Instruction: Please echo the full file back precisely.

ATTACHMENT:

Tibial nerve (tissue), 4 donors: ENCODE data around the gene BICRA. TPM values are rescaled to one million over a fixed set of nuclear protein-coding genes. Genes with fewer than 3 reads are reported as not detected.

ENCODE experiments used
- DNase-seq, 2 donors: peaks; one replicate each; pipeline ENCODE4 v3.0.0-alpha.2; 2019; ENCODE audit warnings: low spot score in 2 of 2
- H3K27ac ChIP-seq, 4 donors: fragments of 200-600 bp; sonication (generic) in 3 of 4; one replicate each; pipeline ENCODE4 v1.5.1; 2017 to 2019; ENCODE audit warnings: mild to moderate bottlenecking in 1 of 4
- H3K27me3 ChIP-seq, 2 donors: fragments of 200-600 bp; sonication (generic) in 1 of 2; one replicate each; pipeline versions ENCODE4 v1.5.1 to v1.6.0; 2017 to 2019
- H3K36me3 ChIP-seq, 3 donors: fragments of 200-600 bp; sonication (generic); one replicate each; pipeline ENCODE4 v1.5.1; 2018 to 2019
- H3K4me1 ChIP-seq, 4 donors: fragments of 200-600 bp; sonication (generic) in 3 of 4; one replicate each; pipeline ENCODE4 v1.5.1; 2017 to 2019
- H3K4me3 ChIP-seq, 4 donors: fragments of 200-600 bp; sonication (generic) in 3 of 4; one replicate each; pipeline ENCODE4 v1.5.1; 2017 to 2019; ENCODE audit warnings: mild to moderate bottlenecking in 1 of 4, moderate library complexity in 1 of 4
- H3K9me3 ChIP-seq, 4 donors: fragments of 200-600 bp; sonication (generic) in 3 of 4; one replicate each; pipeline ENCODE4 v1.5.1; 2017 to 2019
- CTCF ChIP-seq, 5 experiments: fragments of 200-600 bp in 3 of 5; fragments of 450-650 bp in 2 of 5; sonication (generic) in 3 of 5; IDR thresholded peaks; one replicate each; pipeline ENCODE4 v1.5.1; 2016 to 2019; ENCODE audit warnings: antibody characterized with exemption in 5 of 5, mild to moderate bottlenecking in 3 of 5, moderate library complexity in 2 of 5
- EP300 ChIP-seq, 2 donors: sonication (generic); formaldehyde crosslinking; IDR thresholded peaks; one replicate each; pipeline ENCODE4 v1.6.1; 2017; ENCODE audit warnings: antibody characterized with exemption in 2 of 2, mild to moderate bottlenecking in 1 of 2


Tibial nerve (tissue), 4 donors: ENCODE data around the gene BICRA. TPM values are rescaled to one million over a fixed set of nuclear protein-coding genes. Genes with fewer than 3 reads are reported as not detected.

ENCODE experiments used
- DNase-seq, 2 donors: peaks; one replicate each; pipeline ENCODE4 v3.0.0-alpha.2; 2019; ENCODE audit warnings: low spot score in 2 of 2
- H3K27ac ChIP-seq, 4 donors: fragments of 200-600 bp; sonication (generic) in 3 of 4; one replicate each; pipeline ENCODE4 v1.5.1; 2017 to 2019; ENCODE audit warnings: mild to moderate bottlenecking in 1 of 4
- H3K27me3 ChIP-seq, 2 donors: fragments of 200-600 bp; sonication (generic) in 1 of 2; one replicate each; pipeline versions ENCODE4 v1.5.1 to v1.6.0; 2017 to 2019
- H3K36me3 ChIP-seq, 3 donors: fragments of 200-600 bp; sonication (generic); one replicate each; pipeline ENCODE4 v1.5.1; 2018 to 2019
- H3K4me1 ChIP-seq, 4 donors: fragments of 200-600 bp; sonication (generic) in 3 of 4; one replicate each; pipeline ENCODE4 v1.5.1; 2017 to 2019
- H3K4me3 ChIP-seq, 4 donors: fragments of 200-600 bp; sonication (generic) in 3 of 4; one replicate each; pipeline ENCODE4 v1.5.1; 2017 to 2019; ENCODE audit warnings: mild to moderate bottlenecking in 1 of 4, moderate library complexity in 1 of 4
- H3K9me3 ChIP-seq, 4 donors: fragments of 200-600 bp; sonication (generic) in 3 of 4; one replicate each; pipeline ENCODE4 v1.5.1; 2017 to 2019
- CTCF ChIP-seq, 5 experiments: fragments of 200-600 bp in 3 of 5; fragments of 450-650 bp in 2 of 5; sonication (generic) in 3 of 5; IDR thresholded peaks; one replicate each; pipeline ENCODE4 v1.5.1; 2016 to 2019; ENCODE audit warnings: antibody characterized with exemption in 5 of 5, mild to moderate bottlenecking in 3 of 5, moderate library complexity in 2 of 5
- EP300 ChIP-seq, 2 donors: sonication (generic); formaldehyde crosslinking; IDR thresholded peaks; one replicate each; pipeline ENCODE4 v1.6.1; 2017; ENCODE audit warnings: antibody characterized with exemption in 2 of 2, mild to moderate bottlenecking in 1 of 2